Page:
It's good that the need has been identified, but the protocol
(http://www.blip.org/protocol.htm) looks a bit crude - not even a mention
of the word "multicast".
>Comments: Authenticated sender is <email@example.com>
>From: "Matt Jensen" <firstname.lastname@example.org>
>Date: Sat, 23 May 1998 14:18:56 +0000
>Subject: Notification mailing list - A unified effort
>X-mailer: Pegasus Mail for Windows (v2.42a)
>We're announcing the Notification mailing list to discuss ways to
>unify Internet notification efforts.
>This message is being blind-cc'd to mailing lists and individuals who
>have discussed a need for a quick notification service. We want to
>quickly know when, for example...
>* A friend comes online. (RVP/Buddy List group)
>* A document has finished printing. (Internet Printing Protocol group)
>* Someone releases their hold on a document I'm waiting to edit.
>There are also other uses for quick notification (pushing news,
>linking distributed systems, remote monitoring, etc.) which do not
>currently have mailing lists or working groups of their own.
>It is becoming clear to many people that there is a growing need for a
>UNIFIED EFFORT to provide a single notification protocol/service that
>all of these groups could use, rather than have each group create
>A new mailing list has been set up for this discussion at
>email@example.com. To subscribe, send an empty message to
>firstname.lastname@example.org . An archive is available at
>This mailing list is for:
>1. Discussing requirements of a single notification system which would
>work for different groups. 2. Defining an open protocol which meets
>We hope you will join this list, even if (or especially if) you are
>not sure this unified approach is right for your notification needs.
>If you discuss notification in other lists, we would appreciate you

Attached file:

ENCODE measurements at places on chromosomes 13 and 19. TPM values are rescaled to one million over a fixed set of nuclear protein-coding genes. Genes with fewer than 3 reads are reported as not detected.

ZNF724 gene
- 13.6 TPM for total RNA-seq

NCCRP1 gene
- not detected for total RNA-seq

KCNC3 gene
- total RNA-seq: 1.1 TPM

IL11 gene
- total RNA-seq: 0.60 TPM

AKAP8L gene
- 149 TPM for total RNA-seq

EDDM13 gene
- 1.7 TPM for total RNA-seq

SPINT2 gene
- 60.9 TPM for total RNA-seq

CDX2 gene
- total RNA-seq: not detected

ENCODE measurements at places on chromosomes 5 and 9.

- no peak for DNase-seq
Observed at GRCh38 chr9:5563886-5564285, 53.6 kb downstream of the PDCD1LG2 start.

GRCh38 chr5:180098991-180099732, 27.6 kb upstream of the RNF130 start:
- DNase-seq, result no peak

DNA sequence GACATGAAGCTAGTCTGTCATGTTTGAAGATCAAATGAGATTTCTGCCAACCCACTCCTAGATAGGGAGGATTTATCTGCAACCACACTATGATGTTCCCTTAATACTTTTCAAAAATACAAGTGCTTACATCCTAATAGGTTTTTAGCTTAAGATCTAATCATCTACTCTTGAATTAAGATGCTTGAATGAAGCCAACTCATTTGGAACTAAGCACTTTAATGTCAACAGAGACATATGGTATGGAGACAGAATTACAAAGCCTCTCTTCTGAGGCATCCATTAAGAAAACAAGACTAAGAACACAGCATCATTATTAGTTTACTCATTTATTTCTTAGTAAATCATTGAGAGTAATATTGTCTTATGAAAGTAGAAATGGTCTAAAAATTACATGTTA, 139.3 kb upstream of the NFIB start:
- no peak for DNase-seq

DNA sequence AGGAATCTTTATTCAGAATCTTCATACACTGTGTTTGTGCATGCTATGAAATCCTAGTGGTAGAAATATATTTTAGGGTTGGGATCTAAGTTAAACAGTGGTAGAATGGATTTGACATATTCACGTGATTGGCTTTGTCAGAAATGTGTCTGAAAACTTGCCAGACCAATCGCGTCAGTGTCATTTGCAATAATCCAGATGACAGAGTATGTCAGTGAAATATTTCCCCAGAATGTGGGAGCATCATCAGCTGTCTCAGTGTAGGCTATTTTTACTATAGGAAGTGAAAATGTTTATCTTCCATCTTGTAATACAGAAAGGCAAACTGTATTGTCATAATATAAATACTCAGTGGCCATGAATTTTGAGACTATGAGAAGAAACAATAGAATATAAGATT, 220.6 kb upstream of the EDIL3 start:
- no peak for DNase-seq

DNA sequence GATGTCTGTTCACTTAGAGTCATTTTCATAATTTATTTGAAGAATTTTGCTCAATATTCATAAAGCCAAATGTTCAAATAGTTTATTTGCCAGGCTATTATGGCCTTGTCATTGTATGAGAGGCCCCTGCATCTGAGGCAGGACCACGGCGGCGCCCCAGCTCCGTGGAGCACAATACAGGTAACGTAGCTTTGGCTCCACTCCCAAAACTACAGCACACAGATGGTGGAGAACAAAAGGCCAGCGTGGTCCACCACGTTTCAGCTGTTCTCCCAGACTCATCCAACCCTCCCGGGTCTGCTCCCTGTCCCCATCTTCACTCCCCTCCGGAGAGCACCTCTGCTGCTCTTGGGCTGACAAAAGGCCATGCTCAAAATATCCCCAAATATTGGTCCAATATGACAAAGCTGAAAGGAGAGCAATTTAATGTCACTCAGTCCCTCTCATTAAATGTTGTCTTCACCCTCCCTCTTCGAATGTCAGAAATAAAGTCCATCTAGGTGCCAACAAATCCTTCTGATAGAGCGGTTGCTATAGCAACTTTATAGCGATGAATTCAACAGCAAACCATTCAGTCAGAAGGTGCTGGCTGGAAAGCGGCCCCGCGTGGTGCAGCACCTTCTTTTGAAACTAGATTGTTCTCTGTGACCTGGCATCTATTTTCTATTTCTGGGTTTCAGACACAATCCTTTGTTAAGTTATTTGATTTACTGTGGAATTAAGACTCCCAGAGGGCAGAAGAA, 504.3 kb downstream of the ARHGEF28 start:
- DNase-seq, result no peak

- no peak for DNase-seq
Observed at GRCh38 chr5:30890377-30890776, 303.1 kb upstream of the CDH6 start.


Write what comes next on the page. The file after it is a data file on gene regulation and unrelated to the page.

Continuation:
>cc'ing the Notification list, too. Below we discuss the rationale for
>The benefits of a such a single service include:
>* Avoids duplication of effort. Invent the wheel only once.
>* Avoids extra administrative burden. Issues of bandwidth, servers,
>accounts, passwords, and integration are handled only once, by the
>notification server. The alternative is that every other service
>(buddy lists, printers...) duplicates those demands by doing their own
>* Speeds standards design. If your working group can hand off the
>notification issue, you can finish the rest of your design faster.
>* Provides inter-group leverage. Without a single standard, it's
>difficult for messages in these different contexts to be integrated.
>For example, you might want a document to be printed as soon as a user
>finishes editing it. Or a security sensor alert could be sent to your
>Instant Message software, and also logged in a database somewhere
>The possible drawbacks are:
>* A separate notification effort might provide fewer features than a
>group needs, or burden them with unneeded features.
>* It might slow a group down to have to wait for the results of the
>We believe these are valid concerns, but we also believe at this point
>1. The dangers of feature mismatch are not significant right now. The
>different applications seem to require very similar sets of
>requirements. As for overspecifying, note that with a separate
>notification approach, you could end up with LESS work because you
>wouldn't have to implement notifications in your system; you could use
>someone else's compliant notification service through an API.
>2. We think the notification problem can be solved faster with a
>specialized effort. Some of us who have been focused on the issue for
>a long time have worked through problems that others are only starting
>3. In the near future, people are going to demand more integration
>between these groups. It would be easier to have everyone use the
>same tools early on than to stitch everyone together after wide
>deployment of different tools.
>We want to hear your opinions on these matters. Thanks for your time.
> BLIP Project Director
>[Full disclosure: Our volunteer group, BLIP.org, has been developing
>an open protocol for notification over the last year. You can check
>out what we have so far at www.blip.org.]
-- Mark Baker. CTO, Beduin Communications Corp Ottawa, Ontario, CANADA http://www.beduin.com